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Why It Is Important To Speak Up (in your own special way)

speaking outI have written this “Being Beautifully Bipolar” blog for over 3 years. A lot has happened in that time – a major break-up, a major move, a new PT-job, new people, etc. etc.

But one thing that hasn’t changed is my desire to write for you, dear reader. I know that some of you experience the same feelings I do. You tell me so. Some of you have frequented psych wards. Some of you have friends or family that alienate you. I get it.

I am you.

I want you to know I am rooting for you- from the time you wake up until the time you fall asleep. I wish you joy and happiness and everything that comes wrapped-up in a bow. But more than that I wish you clarity. I hope you can make it through each panic attack unnoticed. I don’t want you to risk your job because of a mental illness. I hope your friends are understanding when you have to cancel plans for a night out with them.

Being sick isn’t easy. It is NOT. I don’t like to compare illnesses so I won’t, but we have it as bad as any other illness, only ours is┬ásilent and undetectable. Fifteen years ago you wouldn’t have told me who – mentally – I would become today. That is what I mean: For a lot of us, we don’t even see it coming until we are in break-down mode.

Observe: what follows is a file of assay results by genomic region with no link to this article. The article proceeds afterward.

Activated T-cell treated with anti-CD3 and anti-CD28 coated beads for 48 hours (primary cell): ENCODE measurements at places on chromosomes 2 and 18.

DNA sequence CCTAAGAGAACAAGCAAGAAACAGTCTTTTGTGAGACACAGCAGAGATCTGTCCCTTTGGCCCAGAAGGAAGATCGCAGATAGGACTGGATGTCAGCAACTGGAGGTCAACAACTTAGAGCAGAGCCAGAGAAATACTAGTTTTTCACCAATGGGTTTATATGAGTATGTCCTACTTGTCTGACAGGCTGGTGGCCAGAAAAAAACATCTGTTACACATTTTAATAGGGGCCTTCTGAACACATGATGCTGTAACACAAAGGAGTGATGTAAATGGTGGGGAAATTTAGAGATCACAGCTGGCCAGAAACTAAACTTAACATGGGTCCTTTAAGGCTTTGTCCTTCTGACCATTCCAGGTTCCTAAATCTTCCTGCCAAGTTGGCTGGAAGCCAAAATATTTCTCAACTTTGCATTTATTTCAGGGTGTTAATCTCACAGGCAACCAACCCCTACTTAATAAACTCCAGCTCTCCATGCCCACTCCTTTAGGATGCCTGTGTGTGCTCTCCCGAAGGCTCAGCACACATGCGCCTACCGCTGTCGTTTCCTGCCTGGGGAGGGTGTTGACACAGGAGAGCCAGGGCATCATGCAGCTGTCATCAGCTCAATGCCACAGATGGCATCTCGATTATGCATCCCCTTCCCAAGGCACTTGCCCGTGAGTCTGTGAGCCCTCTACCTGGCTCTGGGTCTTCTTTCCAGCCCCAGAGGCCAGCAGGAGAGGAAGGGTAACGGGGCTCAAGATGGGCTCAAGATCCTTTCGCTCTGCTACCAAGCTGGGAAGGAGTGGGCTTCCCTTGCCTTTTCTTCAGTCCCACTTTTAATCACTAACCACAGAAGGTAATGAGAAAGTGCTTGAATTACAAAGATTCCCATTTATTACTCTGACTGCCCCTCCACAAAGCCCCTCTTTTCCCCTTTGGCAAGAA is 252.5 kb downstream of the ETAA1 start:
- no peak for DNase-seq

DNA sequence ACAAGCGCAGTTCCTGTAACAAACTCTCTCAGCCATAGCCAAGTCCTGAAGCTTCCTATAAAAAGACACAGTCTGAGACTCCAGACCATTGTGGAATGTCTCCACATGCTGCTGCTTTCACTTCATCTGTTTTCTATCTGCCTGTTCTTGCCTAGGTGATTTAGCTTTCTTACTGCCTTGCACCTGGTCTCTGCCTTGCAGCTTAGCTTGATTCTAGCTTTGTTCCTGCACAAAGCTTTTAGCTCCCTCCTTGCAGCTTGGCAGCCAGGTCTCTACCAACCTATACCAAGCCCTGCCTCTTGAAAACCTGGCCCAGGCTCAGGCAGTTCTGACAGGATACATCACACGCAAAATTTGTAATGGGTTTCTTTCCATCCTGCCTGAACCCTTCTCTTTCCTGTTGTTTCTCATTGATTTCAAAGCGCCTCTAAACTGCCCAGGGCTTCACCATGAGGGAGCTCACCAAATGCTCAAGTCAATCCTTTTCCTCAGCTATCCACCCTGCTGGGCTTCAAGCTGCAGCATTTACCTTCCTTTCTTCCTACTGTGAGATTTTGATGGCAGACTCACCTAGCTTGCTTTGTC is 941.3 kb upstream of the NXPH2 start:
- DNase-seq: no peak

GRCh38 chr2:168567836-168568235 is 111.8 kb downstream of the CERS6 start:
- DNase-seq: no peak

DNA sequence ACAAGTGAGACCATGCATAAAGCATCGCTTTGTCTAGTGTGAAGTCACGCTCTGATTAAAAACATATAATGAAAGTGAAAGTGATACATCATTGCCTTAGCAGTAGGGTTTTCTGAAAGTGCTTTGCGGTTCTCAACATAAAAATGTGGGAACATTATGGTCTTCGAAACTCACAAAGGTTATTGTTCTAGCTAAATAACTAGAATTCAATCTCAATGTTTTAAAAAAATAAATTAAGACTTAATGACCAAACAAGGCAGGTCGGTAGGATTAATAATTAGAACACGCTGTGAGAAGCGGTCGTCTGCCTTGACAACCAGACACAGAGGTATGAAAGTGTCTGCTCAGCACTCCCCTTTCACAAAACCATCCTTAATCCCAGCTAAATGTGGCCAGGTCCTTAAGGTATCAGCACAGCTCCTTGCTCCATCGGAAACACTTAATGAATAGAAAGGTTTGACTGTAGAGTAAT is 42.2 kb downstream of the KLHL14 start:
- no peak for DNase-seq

I am (last I checked) one of 5.7 million Americans with bipolar disorder. Just one in a sea of mentally-ill folk. Here is how I rise above that. Lean in. I will tell you.

I write about my experiences. Sometimes they are weird, sometimes mundane, and sometimes fantastic! But I KNOW, if it has happened to me, more than likely, something similar has happened to a reader or two, and that is my goal, to connect with you, one reader at a time.

I get emails often about how one particular blog post touched a reader or how a reader wants to follow my lead and speak up.

I encourage everyone to speak up. Can you imagine the noise we’d make if all of those with mental illness cried out at the same time for equality, compassion, and help?! I can. It is what keeps me writing.

So, today I challenge you to, in some way, break down some stigma. I am not telling you to come out of the “bipolar closet” (though I wish you felt safe enough to do that), I am merely asking you to bring up the mentally ill in conversation without it ending on a dark note. I am asking you to share a story on an online forum anonymously. Sharing anonymously leads to confidence. Confidence leads to speaking up. Speaking up leads to change. Change leads to freedom.


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Why It Is Important To Speak Up (in your own special way)

Elaina J. Martin

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APA Reference
Martin, E. (2016). Why It Is Important To Speak Up (in your own special way). Psych Central. Retrieved on May 21, 2019, from


Last updated: 11 May 2016
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